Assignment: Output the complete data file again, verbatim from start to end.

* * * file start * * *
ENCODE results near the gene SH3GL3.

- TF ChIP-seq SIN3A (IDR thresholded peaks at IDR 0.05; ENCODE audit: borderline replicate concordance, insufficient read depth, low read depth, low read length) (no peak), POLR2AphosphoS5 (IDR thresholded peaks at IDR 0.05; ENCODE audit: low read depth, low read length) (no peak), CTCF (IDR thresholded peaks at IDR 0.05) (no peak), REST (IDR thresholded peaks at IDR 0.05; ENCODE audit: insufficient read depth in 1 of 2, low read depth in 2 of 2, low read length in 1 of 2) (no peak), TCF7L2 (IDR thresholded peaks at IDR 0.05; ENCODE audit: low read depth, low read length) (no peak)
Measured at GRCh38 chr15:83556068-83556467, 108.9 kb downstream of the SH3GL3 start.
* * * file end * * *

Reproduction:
ENCODE results near the gene SH3GL3.

- TF ChIP-seq SIN3A (IDR thresholded peaks at IDR 0.05; ENCODE audit: borderline replicate concordance, insufficient read depth, low read depth, low read length) (no peak), POLR2AphosphoS5 (IDR thresholded peaks at IDR 0.05; ENCODE audit: low read depth, low read length) (no peak), CTCF (IDR thresholded peaks at IDR 0.05) (no peak), REST (IDR thresholded peaks at IDR 0.05; ENCODE audit: insufficient read depth in 1 of 2, low read depth in 2 of 2, low read length in 1 of 2) (no peak), TCF7L2 (IDR thresholded peaks at IDR 0.05; ENCODE audit: low read depth, low read length) (no peak)
Measured at GRCh38 chr15:83556068-83556467, 108.9 kb downstream of the SH3GL3 start.